Coppice restoration

New shoots growing from a recently coppiced hazel stool

One of the greatest issues facing the coppice industry today is the lack of in-rotation coppice available, particularly hazel. As such, I am eager to assist any woodland owners or managers who are looking to restore out of cycle coppice.

I am able to offer advice and assistance in the preparation of management and rotation plans and grant applications and am able to carry out the physical work for the materials I can get from it and for first refusal on the first cut after restoration.

Please contact me if you are interested in restoring your coppice woodland.

What is coppicing?

6 months' hazel coppice regrowth

Coppicing is a traditional form of woodland management involving cutting trees down to ground level, allowing them to regrow multiple shoots which can be harvested again as manageable poles which can be put to a variety of uses.

Coppicing does not kill the tree, but promotes vigorous re-growth and allows extra light to reach the woodland floor for a few years. This light will stimulate into growth the seeds of woodland plants and flowers which may have lain dormant in the “seed bank” for many years.

This new growth and the varied ages of the trees will provide a rich habitat for many types of wildlife – butterflies, insects, birds and mammals - increasing biodiversity and benefiting the woodland as a whole.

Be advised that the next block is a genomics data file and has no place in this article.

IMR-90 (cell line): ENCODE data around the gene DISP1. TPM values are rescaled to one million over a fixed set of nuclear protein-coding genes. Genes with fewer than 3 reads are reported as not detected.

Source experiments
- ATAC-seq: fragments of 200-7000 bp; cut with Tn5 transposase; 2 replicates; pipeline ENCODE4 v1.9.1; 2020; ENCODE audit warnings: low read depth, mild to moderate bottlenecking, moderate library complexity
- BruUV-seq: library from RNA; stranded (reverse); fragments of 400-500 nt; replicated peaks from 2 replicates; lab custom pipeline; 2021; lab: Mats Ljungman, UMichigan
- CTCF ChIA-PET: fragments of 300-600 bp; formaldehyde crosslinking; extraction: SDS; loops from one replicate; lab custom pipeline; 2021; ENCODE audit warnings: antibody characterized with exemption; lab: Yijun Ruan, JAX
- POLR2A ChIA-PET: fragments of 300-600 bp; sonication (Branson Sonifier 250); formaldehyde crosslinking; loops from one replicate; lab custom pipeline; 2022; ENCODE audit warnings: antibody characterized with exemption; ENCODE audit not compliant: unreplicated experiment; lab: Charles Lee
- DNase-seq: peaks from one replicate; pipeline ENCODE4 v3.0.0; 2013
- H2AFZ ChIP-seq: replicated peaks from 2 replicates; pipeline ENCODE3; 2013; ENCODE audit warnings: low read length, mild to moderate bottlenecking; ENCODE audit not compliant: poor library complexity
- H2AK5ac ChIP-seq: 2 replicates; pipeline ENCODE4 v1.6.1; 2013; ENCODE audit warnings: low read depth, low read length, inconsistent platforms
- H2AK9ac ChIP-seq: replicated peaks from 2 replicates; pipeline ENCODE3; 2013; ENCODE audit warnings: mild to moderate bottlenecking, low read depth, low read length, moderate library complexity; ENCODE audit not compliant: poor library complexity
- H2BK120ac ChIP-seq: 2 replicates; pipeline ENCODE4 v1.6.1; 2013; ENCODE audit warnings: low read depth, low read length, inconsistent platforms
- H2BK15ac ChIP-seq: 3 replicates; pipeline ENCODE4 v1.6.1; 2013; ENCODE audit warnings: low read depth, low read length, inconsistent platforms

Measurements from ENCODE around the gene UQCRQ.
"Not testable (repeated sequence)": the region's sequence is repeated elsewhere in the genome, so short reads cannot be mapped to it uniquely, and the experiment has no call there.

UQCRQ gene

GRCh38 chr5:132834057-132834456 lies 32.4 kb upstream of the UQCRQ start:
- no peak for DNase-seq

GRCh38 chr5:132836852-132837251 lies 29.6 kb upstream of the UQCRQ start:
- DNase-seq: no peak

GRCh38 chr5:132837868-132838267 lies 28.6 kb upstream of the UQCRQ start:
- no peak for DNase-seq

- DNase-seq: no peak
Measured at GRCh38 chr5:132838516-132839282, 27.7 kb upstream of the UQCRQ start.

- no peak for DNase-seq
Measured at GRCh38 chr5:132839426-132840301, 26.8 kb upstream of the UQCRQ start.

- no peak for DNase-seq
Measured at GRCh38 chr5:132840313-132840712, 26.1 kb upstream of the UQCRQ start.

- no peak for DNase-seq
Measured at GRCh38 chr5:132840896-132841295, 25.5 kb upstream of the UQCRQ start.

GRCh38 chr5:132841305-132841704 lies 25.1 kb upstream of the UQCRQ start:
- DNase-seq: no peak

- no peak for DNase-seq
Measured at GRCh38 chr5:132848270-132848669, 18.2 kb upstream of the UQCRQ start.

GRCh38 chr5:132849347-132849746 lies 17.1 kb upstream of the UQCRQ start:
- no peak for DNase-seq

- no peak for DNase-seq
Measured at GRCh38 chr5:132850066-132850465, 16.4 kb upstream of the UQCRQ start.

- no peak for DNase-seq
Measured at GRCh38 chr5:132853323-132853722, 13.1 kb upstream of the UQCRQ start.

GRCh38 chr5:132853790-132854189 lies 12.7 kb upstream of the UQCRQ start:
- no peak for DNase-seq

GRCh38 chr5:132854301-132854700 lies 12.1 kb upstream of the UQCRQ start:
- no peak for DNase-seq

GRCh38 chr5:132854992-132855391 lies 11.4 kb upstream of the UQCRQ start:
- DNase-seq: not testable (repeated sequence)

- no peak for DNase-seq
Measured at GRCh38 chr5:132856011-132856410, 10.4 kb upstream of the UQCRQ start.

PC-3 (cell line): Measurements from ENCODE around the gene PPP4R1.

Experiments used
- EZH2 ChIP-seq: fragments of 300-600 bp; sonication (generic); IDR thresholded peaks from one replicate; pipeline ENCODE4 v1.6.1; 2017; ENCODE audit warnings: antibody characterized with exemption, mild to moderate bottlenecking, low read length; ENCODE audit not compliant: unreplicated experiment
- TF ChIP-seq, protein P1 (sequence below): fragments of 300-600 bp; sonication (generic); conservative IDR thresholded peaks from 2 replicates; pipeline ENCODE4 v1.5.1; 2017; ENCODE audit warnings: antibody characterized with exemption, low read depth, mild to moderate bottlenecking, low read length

Derelict coppice

Overstood Coppice

Many coppice woodlands have fallen into neglect and are in need of restoration if they are to maximise their benefit to wildlife and return to productivity. As the surrounding trees grow large they can shade out and kill the hazel understorey and prevent the herb layer from germinating in the spring.. As the surviving hazel grows large it may fall apart under it's own weight leaving an impoverished shrub layer to the woodland. Restoration and continued coppice rotation can return the benefits of varied canopy structure and age and increased light on the woodland floor. Though this must always be balanced against the benefits of the existing structure which can have its own unique habitats and biodiversity benefits.

Where restoration is required, a rotation plan can be devised, the overstood coppice can be cut and the canopy thinned where necessary. New plants to replace dead stools will almost certainly be necessary. These can be produced vegetatively from the existing stock, replanted with new trees of local provenance (grown from seed from the local area) or a mixture of the two.

Coppice maintenance

Renovated Hazel Coppice

Restoration is not a one-shot fix and will need continued management in order to protect the re-growth from weeds and pests and ensure that new plants are replaced where they fail to take. This may take the form of mammal control, maintenance of tree shelters or weed clearance.

A cut 3 years after the initial restoration will increase the yield in the following 7 years but is unlikely to produce much usable material, or may be skipped, producing a lower yield at the first coppice.

While coppice workers have been known to pay up to £900 an acre for standing Grade 1 hazel, in many cases it is all but impossible to make restoring derelict coppice economically viable without some form of subsidy; the stool density and the quantity and quality of rods per stool will not be there.

Please contact me if you are interested in restoring your local coppice woodland.